Cast a stone at the mirrors and the illusion immediately
dissolves into shards of broken glass.

A perplexing chain reaction is set in motion; worlds fall like
rows of dominoes and fill the vacuum vacated by appearance
with new images, new ideas, and new possibilities.

Polaris abruptly appears with the stars of Ursa Minor wrapped
around her like a jeweled necklace glistening in the velvet black
darkness of eternal night.

She was always there but concealed behind striated walls of
silvered glass in the great American funhouse of lies and
delusion we call reality.

Bearing the Allegory of the Cave in mind, consider this: If a
worker puts his faith in an economic system that exploits and
alienates him, his faith shackles rather than liberates him.

Correspondingly, if a man believes that his oppressor is his
liberator, or protector, he ideologically imprisons himself,
and promotes behavior that benefits and strengthens his
tormentor, rather than himself or his socioeconomic class.

If he believes that the systems of power serve him and promote
justice rather than work for his capitalist masters, he will not
attempt to dismantle them.

The worker must then not only overcome his oppressor, he
must first transcend his own ideological beliefs and ignorance
before he can even begin to extricate himself.

In many ways, us workers are our own worst enemy.

We lose our humanity, become alienated from our highest self,
our families, our communities, our coworkers, and the Earth

As participants in and recipients of unfettered capitalism, we have
become the unwitting tools of universal oppression and militarism
we claim to disdain.

Our demise stems from the misinterpretation of reality and our
shifting location within a volatile matrix of phantasmagoric
holograms, none of which are real.

We believe what we hear and do what we are told rather than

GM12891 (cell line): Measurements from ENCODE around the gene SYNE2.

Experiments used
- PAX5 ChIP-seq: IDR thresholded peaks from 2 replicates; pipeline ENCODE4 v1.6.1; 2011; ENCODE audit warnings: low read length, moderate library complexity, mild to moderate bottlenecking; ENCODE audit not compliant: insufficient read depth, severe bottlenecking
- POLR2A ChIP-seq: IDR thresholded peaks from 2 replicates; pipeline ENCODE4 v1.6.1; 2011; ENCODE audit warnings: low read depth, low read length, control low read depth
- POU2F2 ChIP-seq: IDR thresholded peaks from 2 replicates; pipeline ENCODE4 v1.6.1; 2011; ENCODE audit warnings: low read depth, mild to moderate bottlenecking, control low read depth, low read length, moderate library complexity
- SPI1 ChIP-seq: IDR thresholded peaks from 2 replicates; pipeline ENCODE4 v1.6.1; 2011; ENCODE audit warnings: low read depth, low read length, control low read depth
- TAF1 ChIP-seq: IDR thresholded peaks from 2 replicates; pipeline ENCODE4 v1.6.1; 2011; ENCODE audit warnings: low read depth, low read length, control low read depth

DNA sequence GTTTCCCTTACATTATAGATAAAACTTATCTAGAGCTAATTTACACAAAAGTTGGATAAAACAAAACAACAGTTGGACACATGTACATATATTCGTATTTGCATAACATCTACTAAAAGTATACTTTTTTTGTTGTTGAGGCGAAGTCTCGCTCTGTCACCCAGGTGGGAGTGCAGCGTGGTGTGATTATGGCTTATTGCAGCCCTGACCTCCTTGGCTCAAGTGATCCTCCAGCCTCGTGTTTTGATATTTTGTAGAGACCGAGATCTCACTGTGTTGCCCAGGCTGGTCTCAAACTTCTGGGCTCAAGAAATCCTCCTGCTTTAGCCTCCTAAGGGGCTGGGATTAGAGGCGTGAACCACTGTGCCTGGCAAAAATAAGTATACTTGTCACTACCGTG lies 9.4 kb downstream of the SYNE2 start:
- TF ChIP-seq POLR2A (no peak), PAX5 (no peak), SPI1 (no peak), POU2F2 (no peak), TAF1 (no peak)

think critically about anything.

Questioning authority makes us uncomfortable, and there are
always consequences to challenging the dominant paradigm.

We have an abiding psychological need to believe that everything
we think we know about our country and the world is as advertised
because the alternative terrifies us.

We thus surrender our conscience and our life to become
a tool of the unscrupulous sociopaths in power.

The American worker must comprehend that his assigned
role within the capitalist system is not to be a thoughtful or
conscious human being, but rather an efficient economic serf,
a dehumanized automaton concealed within in a human husk.

Painful as this reality is, it does not behoove us to believe
or act otherwise.

The worker’s plight is like being a solider in the war-torn
Middle East: take orders and do what you are told.

Check your conscience and your humanity at the door.

We all know where that leads.

Armed with this knowledge, perhaps we may finally begin
the vital work of our individual and collective emancipation.

Our subordinate role in this unequal economic, social, and
political arrangement must be challenged and subverted.

No one is born a slave.

The only power anyone has over us is that which we allow
them to have.

Charles Sullivan is a Master Naturalist, community activist, and
free-lance writer, residing in the Ridge and Valley Province of
geopolitical West Virginia.